The end of the 2017-18 season is still more than a year away, but if USDA’s new estimates are close, world corn use will exceed production for the first time in seven seasons by 28.64 million metric tons or 1.13 billion bushels.
USDA’s lower estimate of world ending corn stocks at 195.3 mmt doesn’t justify $5.00 a bushel corn, but if true, does offer an easing in the bearish dynamic that has afflicted corn prices since 2013.
Given this modest bit of bullish hope, it seemed like a good time to look at the record of USDA’s previous May new-crop estimates. A look at 16 years of USDA estimates, from 1999-00 to 2014-15, showed estimates of world corn production were off by an average of 3.5% a year.
The largest error came in 2004-05 when USDA underestimated world production by 11.2%. For 2017-18, a 3.5% average miss represents an error of plus or minus 36 mmt on USDA’s production estimate of 1,033.66 mmt (40.7 bb).
It also helps to know that USDA’s first May estimates of world corn production were lower than final production estimates in 12 of the 16 years or 75% of the time. Among the major corn-producing regions, production was most likely to be underestimated in Ukraine, Brazil, and Europe. The largest estimate errors were consistently for Ukraine, Argentina and Brazil.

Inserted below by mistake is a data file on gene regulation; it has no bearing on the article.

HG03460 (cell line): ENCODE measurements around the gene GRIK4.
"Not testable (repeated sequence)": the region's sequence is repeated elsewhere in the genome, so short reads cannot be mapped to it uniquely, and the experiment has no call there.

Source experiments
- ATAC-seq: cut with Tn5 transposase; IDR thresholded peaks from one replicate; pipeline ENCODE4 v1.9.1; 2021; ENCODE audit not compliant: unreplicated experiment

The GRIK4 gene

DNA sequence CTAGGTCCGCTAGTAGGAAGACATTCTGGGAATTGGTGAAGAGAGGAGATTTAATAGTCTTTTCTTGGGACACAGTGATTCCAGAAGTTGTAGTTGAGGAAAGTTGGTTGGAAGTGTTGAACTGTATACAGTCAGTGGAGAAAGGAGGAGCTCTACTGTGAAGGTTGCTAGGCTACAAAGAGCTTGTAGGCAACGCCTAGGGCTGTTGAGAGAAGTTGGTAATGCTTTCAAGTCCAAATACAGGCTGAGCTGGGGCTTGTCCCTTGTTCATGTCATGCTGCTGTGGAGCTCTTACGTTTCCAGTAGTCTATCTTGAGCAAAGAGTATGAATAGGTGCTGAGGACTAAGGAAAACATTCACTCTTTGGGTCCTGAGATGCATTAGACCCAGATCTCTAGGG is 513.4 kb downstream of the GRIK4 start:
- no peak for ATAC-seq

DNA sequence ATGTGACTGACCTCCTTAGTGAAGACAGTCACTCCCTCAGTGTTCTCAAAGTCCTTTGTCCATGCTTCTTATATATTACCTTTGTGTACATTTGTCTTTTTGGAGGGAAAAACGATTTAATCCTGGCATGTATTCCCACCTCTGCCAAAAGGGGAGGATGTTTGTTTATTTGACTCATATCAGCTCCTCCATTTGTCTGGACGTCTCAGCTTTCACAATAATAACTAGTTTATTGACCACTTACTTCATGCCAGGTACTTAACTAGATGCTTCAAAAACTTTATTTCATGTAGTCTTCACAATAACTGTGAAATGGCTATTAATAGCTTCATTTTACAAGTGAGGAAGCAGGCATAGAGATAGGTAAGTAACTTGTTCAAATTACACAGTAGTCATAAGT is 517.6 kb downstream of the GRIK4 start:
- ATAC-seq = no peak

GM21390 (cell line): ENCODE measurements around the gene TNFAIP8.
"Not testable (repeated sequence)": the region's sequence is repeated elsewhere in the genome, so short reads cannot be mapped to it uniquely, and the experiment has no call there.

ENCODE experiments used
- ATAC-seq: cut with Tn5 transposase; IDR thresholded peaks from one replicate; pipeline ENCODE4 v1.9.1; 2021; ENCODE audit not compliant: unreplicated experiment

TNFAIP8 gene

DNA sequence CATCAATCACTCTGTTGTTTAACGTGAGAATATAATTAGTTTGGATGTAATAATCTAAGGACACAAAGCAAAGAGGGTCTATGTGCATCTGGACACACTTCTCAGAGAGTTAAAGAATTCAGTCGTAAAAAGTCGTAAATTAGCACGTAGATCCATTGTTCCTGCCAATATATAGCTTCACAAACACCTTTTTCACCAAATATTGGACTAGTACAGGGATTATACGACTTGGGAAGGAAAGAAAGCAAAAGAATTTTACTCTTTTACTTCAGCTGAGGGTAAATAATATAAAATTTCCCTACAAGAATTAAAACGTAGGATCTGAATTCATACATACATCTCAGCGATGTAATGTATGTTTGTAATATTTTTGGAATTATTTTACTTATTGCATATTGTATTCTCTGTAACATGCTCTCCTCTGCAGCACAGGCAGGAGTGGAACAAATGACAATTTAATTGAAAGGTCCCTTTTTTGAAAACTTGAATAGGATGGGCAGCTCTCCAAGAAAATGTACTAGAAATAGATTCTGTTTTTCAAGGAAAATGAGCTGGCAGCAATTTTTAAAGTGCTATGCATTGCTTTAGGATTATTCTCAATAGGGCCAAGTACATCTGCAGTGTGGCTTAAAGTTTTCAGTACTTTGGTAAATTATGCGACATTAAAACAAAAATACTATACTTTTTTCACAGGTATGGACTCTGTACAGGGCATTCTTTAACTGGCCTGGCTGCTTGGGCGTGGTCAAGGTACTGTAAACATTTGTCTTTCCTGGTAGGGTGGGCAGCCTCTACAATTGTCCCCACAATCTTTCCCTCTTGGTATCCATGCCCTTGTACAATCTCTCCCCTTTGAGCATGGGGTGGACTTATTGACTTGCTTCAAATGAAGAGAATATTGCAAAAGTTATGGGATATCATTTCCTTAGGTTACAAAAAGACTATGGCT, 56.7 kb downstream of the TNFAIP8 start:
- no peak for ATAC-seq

What about the demand side of USDA’s May estimates? As we might expect, USDA has had a little better luck guessing world demand with an average error of 2.3% per year.
While the errors were generally smaller, USDA underestimated world corn demand in 13 of the 16 years or 81% of the time. A 2.3% error in 2017-18, if it happened, would represent a swing of plus or minus 24 mmt from USDA’s May estimate of 1,062.3 mmt.
In other words, USDA’s estimate that world corn demand will exceed production by 28.64 mmt in 2017-18 may not survive the season, given an average error on the production side of 36 mmt and an average demand error of 24 mmt.
Among crop estimates, the 163 mmt total counted for Ukraine, Argentina, and Brazil is the least reliable and has typically been too low in the past.
On the other hand, the argument for lower corn supplies in 2017-18 has two points in its favor. One is that this spring’s excessive wet conditions from Arkansas and Missouri to Indiana is making it difficult for producers to reach USDA’s goal of 82.4 million harvested acres this fall.
The other point is that world corn demand averaged a little over 3% annual growth over the 16 years studied and USDA is only estimating an increase of .8% in 2017-18.
With the world economy expected to do a little better in 2017, livestock inventories increasing, and cheap gasoline prices supporting ethanol demand, USDA’s initial estimate of .8% growth looks cautiously low.
There is plenty of uncertainty in the season ahead, but if USDA is close to correct, corn prices have a chance to make a modest improvement on the $3.40 a bushel average that USDA is estimating for 2016-17.
Todd Hultman can be reached at Todd.Hultman@dtn.com
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